The question of whether or not computers can write autonomously is at this point moot (hello, AI and generative text!), but perhaps where the field of digital writing needs further exploration is in the re-examination of writing practices, as well as how they can be taught.
In their essay “Digital Writing: Philosophical and Pedagogical Issues,” Serge Bouchardon and Victor Petit argue that the technical (material) and symbolic (cultural) dimensions of digital writing must be explored as a Janus faced issue. Building upon established theories of writing from Derrida and Barthes, the essay explores the transfer of writing into the digital realm as a mechanized process–more transparent in the French term “écriture numérique” or in expressions such as “‘computerized media’ … [which] continually remind us that the specificity of these media is that they are writing technologies.”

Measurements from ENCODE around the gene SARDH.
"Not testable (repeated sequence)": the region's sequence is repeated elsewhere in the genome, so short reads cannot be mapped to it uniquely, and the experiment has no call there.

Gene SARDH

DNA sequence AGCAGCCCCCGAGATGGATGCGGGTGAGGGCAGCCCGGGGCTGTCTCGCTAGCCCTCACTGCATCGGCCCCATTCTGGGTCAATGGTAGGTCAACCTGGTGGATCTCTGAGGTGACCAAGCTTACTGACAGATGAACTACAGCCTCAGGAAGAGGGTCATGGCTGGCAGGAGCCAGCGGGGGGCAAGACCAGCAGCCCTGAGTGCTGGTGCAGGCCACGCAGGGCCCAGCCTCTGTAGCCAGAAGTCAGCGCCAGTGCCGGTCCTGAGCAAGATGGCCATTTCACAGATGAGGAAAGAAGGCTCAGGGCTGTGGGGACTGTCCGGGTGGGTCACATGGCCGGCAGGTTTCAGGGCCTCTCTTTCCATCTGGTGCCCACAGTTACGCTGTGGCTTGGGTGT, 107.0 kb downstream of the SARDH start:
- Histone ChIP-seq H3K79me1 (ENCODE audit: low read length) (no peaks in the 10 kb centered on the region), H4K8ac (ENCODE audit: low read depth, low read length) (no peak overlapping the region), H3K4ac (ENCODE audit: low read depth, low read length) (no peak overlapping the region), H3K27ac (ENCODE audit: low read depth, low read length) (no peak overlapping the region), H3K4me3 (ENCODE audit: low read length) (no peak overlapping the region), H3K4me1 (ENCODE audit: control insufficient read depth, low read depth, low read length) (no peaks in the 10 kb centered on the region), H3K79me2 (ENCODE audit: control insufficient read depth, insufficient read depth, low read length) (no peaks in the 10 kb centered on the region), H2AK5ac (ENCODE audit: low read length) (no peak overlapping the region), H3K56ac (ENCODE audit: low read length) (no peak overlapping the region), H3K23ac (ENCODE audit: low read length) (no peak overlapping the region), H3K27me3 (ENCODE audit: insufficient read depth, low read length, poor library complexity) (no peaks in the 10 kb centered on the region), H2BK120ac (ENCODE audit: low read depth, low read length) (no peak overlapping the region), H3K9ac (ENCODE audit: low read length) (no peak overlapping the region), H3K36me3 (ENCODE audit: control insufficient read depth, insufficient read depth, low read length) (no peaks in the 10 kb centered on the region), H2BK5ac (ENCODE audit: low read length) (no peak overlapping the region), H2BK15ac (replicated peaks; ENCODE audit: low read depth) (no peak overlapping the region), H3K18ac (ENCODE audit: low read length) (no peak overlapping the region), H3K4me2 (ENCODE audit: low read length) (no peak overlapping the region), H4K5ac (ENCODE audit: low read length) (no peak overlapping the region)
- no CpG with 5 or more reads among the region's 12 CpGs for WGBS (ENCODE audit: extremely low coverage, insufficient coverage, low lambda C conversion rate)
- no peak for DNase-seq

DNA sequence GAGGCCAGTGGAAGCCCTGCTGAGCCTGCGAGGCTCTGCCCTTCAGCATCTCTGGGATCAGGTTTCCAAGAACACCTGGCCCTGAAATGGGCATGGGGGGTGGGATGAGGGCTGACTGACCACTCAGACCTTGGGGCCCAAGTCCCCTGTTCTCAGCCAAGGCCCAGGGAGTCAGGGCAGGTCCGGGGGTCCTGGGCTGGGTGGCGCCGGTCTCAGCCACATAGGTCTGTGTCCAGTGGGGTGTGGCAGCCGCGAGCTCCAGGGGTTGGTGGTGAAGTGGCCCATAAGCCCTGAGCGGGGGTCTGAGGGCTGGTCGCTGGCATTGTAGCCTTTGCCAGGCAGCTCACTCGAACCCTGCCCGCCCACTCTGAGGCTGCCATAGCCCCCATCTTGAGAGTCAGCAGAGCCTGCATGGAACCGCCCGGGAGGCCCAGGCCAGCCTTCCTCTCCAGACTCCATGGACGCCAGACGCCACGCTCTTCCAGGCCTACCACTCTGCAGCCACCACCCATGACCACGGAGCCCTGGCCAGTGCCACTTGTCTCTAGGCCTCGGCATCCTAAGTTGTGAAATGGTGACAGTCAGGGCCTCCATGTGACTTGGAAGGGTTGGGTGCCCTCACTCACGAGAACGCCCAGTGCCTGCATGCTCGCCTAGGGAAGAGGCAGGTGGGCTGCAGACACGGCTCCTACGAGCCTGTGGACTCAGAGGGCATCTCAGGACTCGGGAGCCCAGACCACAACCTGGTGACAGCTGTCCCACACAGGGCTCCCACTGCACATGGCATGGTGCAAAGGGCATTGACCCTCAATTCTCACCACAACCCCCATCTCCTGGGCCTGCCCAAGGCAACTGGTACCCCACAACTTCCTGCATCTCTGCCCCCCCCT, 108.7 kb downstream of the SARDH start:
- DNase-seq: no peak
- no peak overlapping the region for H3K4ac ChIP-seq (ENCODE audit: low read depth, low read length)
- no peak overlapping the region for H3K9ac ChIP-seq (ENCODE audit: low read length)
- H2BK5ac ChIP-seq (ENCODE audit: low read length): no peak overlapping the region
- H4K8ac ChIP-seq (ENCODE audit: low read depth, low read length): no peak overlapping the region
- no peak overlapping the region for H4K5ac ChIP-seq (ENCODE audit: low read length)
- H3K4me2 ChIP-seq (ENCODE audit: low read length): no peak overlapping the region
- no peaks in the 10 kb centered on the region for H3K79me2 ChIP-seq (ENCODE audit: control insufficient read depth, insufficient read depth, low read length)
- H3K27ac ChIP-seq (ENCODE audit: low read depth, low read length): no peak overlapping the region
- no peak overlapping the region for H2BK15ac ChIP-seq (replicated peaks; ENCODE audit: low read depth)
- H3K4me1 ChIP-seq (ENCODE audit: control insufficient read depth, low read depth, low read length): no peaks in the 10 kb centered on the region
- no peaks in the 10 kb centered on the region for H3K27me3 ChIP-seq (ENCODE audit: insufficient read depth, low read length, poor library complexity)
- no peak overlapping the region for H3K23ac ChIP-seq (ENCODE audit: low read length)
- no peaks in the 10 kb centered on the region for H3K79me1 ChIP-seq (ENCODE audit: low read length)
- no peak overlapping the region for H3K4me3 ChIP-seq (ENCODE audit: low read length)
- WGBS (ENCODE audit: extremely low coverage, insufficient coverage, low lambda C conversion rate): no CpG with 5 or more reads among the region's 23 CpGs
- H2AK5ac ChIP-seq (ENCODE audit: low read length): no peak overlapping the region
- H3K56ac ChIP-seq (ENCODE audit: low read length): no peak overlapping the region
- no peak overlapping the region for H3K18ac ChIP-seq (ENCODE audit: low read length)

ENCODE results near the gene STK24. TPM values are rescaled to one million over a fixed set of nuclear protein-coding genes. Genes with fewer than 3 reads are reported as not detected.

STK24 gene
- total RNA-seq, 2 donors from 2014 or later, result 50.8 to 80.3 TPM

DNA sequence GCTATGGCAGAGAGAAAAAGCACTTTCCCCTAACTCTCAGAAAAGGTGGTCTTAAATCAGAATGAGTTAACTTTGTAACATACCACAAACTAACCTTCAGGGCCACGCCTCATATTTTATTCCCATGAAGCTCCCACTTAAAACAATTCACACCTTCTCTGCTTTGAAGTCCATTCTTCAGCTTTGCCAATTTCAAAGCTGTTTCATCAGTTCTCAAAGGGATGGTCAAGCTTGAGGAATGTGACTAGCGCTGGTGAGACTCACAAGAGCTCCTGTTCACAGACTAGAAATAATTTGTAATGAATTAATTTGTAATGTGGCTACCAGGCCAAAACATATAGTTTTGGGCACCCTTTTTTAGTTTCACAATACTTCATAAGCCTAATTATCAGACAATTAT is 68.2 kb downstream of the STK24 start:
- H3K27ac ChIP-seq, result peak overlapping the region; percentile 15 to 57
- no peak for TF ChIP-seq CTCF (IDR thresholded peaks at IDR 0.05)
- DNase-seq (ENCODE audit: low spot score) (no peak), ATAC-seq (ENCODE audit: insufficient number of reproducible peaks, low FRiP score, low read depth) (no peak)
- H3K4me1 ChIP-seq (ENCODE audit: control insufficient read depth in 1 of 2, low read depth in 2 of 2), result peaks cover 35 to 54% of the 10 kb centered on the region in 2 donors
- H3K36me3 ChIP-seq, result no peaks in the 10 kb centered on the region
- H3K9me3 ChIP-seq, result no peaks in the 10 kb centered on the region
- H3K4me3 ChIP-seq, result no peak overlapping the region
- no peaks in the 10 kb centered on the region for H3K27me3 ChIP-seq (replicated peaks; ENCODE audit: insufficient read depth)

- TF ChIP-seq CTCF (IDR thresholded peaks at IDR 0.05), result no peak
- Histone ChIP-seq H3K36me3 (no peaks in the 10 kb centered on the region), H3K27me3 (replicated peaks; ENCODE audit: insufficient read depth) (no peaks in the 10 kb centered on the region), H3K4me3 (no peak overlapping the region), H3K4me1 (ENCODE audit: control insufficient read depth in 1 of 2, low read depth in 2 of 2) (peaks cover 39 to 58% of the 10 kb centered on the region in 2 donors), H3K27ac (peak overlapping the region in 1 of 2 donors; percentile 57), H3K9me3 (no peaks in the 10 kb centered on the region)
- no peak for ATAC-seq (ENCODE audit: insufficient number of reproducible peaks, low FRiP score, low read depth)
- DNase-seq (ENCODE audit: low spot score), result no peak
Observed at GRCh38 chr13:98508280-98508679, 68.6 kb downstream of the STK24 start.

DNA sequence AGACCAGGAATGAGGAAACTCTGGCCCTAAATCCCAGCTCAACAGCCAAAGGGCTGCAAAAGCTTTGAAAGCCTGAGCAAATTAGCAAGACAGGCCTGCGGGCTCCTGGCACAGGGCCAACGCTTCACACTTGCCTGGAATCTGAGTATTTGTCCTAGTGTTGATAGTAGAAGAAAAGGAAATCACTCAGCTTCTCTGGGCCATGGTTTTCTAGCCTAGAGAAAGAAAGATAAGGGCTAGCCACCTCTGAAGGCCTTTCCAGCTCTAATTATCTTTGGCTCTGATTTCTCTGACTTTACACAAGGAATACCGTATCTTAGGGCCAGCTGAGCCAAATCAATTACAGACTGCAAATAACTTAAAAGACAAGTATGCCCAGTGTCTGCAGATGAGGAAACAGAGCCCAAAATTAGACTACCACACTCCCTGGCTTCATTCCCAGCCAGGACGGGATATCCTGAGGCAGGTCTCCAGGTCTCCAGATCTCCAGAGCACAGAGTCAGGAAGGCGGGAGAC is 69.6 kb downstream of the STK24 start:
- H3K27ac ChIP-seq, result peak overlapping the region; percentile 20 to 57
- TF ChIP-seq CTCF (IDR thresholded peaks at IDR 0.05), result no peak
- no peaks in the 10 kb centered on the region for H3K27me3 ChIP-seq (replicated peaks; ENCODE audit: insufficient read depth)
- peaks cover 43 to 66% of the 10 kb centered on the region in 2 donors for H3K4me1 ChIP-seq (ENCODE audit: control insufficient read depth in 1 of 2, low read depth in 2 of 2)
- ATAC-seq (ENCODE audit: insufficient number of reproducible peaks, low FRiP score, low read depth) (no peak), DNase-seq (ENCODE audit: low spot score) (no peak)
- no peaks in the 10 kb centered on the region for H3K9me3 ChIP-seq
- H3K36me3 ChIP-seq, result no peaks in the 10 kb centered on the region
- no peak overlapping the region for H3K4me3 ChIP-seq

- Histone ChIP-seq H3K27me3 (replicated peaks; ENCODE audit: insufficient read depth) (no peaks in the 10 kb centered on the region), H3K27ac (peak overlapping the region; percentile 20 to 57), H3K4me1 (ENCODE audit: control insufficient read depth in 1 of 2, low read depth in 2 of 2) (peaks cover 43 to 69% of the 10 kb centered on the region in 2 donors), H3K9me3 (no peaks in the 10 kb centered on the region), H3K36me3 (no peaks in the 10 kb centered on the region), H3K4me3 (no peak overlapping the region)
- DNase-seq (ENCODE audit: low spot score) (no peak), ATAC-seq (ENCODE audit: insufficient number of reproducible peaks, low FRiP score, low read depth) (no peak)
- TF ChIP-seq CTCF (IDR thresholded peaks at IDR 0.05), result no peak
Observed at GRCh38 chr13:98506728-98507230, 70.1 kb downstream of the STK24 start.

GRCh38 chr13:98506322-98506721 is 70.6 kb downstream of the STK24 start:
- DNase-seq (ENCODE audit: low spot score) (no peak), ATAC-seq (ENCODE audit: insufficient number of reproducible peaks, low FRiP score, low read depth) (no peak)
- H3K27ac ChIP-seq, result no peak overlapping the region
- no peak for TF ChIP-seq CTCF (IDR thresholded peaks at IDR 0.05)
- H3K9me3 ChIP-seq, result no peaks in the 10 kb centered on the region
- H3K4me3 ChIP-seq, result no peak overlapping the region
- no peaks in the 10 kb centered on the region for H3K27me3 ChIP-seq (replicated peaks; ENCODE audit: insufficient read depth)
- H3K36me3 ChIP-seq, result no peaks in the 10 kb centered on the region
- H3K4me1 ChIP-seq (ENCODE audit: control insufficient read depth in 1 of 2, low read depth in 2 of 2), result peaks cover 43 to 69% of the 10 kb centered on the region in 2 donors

Given this formulation of digital writing, Bouchardon and Petit propose teaching digital writing through three levels of understanding: writing by the machine (theoretical analysis of computational composition); writing for machines (platform analysis); and writing with machines (user interaction and semiotic analysis). As a case study, the text explores the PRECIP project (PRatiques d’ÉCriture Interactive en Picardie; on interactive writing practices in the Picardy region of France), which treats print and computational literacy as distinct approaches in today’s classroom.